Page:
Revolutionary Backlash: Women and Politics in the Early American Republic, Rosemarie Zagarri (2009).
This week we tried a different approach to our readings, each of us read and will be responding to a different book. I read Rosemarie Zagarri’s Revolutionary Backlash, which builds on the work done by the other two books read this week (Fiery Frenchified Dames-Susan Branson, and Women of the Republic- Linda Kerber) to explore the ways that women tried to use politics as a means of gaining agency outside of the home. It is important to note that Zagarri, like Kerber and Branson, are only addressing the roles of white women who would have been enfranchised had they been male, by meeting the requirements of land and income of the time. This is a welcome approach given my frustration with Revolutionary Conceptions and the way African American women were dropped into the narrative but not fully explored; however it would have been beneficial I believe for Zagarri to address why this approach works best for her examination.
Zagarri begins by outlining her argument, during the Revolution women were encouraged to participate openly in support of the colonists through boycotts, supplying troops, wearing homespun, and even attending public political events. This was possible both as politics moved out of pubs and taverns (inappropriate venues for a respectable woman) and into the streets where everyone was able to view and participate. This encouragement to participate in the new nation was embodied in Republican Motherhood, though as Zagarri is quick to point out, only as long as women continued to be the moral center of the family. Zagarri writes that “in many ways the story of postrevolutionary America is the story of how American women and men sought to define- and ultimately limit and restrict- the expansive ideals they had so successfully deployed against Britain” (4); this definition of ideals shifted shortly after the revolution and was completed by the 1820s.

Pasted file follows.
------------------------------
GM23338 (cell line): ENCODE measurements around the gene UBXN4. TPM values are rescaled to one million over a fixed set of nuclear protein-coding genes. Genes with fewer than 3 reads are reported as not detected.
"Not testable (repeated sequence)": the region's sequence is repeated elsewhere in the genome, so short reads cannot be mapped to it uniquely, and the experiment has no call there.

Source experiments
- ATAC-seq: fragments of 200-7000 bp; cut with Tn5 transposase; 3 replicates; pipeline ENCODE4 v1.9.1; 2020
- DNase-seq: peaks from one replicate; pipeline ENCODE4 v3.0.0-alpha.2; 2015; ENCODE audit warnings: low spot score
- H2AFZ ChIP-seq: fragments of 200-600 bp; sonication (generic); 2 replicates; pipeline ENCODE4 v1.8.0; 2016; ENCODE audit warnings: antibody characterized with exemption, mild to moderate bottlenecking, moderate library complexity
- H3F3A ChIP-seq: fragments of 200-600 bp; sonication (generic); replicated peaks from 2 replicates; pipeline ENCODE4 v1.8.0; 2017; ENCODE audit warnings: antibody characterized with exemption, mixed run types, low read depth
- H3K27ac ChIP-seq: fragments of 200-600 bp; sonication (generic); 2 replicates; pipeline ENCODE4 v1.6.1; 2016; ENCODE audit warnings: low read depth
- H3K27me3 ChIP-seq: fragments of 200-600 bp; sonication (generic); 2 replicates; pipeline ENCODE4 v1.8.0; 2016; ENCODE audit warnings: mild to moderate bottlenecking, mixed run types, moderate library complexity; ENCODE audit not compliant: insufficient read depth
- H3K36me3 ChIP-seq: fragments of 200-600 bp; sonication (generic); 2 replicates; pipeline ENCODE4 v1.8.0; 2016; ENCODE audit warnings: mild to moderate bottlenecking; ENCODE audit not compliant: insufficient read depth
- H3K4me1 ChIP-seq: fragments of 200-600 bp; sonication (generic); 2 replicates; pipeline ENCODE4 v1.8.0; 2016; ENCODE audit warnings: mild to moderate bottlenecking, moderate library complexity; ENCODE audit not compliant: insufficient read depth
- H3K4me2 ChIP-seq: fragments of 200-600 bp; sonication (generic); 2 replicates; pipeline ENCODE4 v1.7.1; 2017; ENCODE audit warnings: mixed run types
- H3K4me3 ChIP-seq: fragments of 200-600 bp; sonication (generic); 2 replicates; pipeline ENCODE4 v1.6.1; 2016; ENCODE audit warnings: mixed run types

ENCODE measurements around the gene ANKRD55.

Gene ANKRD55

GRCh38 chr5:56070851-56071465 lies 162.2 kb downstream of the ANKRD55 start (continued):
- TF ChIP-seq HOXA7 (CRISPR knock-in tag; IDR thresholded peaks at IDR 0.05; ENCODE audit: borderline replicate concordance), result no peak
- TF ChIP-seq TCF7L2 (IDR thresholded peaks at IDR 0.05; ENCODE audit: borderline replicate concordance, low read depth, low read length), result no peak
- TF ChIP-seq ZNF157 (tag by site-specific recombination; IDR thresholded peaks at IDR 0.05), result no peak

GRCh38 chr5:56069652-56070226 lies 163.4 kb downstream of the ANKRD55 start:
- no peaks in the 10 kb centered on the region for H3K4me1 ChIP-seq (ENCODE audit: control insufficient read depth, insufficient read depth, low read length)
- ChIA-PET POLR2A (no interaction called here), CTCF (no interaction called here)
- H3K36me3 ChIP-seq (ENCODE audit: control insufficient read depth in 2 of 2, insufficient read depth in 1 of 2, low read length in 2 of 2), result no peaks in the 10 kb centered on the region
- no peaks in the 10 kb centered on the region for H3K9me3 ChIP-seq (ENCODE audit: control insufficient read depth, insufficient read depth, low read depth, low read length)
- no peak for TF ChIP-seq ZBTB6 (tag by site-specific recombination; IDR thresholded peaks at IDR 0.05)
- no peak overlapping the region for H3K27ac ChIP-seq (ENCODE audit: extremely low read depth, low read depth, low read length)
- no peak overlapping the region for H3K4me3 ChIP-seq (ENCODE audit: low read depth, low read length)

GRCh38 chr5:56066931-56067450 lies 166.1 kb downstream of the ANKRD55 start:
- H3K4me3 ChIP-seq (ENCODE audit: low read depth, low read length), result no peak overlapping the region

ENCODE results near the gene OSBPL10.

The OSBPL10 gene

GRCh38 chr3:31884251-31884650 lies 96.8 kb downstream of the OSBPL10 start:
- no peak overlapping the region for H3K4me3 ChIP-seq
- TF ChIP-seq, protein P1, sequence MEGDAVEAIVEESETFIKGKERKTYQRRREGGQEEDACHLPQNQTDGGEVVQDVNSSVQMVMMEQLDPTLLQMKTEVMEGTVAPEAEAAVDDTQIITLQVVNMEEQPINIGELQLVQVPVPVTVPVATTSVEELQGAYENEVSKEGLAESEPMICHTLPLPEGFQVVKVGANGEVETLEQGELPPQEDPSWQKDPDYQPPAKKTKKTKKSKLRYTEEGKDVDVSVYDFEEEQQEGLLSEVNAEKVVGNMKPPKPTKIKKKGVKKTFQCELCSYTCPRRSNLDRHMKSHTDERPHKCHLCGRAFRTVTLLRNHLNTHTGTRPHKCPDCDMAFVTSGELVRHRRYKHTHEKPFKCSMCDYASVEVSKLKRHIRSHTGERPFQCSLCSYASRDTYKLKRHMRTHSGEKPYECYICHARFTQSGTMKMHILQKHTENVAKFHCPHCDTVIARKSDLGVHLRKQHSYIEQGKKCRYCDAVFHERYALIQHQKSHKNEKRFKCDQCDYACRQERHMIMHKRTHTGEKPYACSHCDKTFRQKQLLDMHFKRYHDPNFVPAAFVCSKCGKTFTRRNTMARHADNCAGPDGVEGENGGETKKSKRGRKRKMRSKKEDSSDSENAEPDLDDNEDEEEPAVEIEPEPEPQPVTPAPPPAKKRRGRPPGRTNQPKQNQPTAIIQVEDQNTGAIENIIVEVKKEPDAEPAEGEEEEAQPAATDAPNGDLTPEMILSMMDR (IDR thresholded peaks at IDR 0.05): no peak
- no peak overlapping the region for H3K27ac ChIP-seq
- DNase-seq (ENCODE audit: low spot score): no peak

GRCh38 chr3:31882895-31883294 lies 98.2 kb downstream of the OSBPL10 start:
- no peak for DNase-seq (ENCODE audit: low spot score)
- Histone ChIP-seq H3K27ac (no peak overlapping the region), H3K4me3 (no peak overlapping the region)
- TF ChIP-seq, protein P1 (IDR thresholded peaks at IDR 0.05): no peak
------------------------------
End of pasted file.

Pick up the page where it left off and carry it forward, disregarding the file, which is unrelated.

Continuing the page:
It is at this point that Zagarri argues that the extreme division of the nation along the lines of Federalist and Republican caused women to become more partisan in their political ideology, no longer deferring to the men in their lives for guidance. This, along with the growing fear of enfranchising free blacks, led to the “backlash” for which the book is titled. Women began to be pushed back into the home. I particularly like the way that Zagarri highlights the way that women of the time responded to the “backlash” by changing their focus to civil society, “provid[ing] a conceptual middle ground between the extremes of party and electoral politics, on the one hand, and politics defined as all unequal power relations, on the other” (8). By participating in charitable societies, reform organizations, and benevolent societies women were able to “contribute to the polity in different ways…Thus at the same time women’s ability to participate[ate in party politics and electoral affairs began to decrease, women began to find venues for participating in politics by another means” (8-9). This is of particular interest as it relates to my research this semester on the women of the American Colonization Society, reinforcing my working theory that the women joined the Society as a means of participating in politics and escaping the private sphere.
Zagarri’s book is admittedly not one that I would have chosen for myself outside of this course, but I am so glad that I was able to read it. Her discussion of the ways women were able to retain their political agency inspire of the “backlash”is very compelling.